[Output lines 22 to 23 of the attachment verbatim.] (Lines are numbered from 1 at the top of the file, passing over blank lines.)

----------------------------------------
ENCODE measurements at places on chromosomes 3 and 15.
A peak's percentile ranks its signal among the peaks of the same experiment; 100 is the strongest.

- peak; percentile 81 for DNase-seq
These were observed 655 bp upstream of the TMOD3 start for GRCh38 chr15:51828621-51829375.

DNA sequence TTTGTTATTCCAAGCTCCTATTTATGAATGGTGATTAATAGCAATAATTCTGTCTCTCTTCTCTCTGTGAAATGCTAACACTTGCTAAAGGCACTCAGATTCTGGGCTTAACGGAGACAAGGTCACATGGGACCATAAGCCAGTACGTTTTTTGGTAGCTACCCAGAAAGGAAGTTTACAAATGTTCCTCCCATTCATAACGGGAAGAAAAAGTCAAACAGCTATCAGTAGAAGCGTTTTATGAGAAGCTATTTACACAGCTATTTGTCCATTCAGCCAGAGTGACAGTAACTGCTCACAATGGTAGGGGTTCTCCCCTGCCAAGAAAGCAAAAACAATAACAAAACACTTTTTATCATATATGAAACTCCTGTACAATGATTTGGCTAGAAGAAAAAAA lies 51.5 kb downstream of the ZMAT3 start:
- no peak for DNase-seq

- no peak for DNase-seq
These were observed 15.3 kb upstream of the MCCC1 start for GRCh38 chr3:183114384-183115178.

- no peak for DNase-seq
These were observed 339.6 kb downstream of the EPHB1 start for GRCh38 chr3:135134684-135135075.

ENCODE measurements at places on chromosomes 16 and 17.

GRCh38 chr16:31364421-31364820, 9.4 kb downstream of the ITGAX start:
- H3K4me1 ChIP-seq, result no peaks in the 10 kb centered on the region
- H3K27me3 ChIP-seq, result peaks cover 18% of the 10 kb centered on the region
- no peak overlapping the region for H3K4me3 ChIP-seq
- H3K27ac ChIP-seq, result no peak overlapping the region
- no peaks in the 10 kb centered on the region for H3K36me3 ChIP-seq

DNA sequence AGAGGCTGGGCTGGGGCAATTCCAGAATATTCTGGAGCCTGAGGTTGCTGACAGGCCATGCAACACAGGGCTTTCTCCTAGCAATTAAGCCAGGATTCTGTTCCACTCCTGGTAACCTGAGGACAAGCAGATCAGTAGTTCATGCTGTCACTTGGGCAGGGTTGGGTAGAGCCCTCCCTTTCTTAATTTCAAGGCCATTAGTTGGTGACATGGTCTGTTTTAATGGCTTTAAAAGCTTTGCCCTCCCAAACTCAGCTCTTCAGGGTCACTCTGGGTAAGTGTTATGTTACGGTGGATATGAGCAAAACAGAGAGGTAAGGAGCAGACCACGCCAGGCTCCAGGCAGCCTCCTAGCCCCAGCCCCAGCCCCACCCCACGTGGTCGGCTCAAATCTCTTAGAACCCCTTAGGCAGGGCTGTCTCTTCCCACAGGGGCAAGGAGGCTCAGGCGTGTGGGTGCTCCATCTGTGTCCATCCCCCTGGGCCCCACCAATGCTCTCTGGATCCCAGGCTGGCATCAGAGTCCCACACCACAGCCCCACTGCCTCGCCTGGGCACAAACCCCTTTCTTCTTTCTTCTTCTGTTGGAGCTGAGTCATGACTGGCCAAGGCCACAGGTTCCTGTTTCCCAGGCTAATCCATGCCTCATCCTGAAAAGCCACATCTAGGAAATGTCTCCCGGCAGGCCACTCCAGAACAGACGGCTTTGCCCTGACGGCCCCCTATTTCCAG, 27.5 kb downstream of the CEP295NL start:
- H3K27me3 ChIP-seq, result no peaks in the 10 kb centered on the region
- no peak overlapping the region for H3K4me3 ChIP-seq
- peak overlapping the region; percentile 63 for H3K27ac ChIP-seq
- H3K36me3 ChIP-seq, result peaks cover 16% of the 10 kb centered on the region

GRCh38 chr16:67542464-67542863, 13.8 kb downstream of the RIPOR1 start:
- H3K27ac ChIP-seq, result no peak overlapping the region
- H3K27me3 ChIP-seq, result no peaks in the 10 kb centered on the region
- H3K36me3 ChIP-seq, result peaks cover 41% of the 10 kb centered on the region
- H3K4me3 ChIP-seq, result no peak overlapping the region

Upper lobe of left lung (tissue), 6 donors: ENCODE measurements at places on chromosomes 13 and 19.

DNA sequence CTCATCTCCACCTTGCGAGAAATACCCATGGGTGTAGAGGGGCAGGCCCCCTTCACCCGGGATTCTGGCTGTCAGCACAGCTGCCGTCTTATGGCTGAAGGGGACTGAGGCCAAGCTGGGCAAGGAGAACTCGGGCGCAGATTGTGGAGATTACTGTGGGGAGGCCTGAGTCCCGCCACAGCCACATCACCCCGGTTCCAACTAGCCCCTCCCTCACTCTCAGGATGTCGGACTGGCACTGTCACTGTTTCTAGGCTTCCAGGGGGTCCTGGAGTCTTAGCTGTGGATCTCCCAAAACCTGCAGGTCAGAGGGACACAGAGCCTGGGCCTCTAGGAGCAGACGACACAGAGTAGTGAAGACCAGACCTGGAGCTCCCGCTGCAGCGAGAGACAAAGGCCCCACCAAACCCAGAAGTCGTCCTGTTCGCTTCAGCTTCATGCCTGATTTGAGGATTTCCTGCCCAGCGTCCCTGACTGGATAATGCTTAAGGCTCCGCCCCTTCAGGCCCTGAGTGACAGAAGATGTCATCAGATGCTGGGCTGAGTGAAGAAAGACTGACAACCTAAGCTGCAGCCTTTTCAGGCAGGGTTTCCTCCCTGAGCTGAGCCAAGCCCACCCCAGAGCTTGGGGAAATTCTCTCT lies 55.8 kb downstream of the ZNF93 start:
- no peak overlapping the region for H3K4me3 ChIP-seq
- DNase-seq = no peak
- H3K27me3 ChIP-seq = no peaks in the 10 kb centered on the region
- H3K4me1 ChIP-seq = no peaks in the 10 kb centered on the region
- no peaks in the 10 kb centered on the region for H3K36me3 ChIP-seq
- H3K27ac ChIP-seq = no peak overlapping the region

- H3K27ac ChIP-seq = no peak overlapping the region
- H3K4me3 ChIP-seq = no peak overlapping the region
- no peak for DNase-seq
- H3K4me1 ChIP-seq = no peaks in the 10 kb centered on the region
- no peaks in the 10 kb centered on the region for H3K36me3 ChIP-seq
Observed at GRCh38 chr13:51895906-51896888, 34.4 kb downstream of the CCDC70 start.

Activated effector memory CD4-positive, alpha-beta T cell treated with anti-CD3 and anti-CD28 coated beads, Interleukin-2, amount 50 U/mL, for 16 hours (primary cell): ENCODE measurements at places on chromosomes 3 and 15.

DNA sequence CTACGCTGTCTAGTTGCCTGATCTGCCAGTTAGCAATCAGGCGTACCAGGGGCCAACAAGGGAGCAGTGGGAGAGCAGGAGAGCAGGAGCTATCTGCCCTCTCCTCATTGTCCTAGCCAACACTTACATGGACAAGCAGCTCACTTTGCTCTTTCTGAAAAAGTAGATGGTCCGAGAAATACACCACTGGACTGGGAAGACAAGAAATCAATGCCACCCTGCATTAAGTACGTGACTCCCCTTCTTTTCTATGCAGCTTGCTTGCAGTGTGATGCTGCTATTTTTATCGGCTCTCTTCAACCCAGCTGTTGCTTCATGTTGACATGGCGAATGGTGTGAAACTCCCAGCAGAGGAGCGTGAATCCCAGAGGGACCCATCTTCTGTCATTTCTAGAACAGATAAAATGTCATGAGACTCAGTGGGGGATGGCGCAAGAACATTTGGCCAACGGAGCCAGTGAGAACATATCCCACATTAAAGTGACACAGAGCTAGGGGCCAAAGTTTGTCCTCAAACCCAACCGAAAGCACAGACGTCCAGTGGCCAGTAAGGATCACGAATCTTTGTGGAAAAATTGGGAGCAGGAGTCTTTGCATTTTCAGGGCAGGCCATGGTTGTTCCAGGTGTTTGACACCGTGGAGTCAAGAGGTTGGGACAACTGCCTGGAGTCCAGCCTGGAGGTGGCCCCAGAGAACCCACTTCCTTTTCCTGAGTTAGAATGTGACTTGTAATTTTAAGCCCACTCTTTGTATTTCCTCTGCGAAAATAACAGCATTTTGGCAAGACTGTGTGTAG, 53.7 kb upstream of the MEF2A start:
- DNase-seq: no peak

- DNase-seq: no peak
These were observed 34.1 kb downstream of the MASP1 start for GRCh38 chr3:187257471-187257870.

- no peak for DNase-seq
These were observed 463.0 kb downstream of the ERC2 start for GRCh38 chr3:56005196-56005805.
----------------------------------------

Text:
- H3K36me3 ChIP-seq, result peaks cover 16% of the 10 kb centered on the region

GRCh38 chr16:67542464-67542863, 13.8 kb downstream of the RIPOR1 start: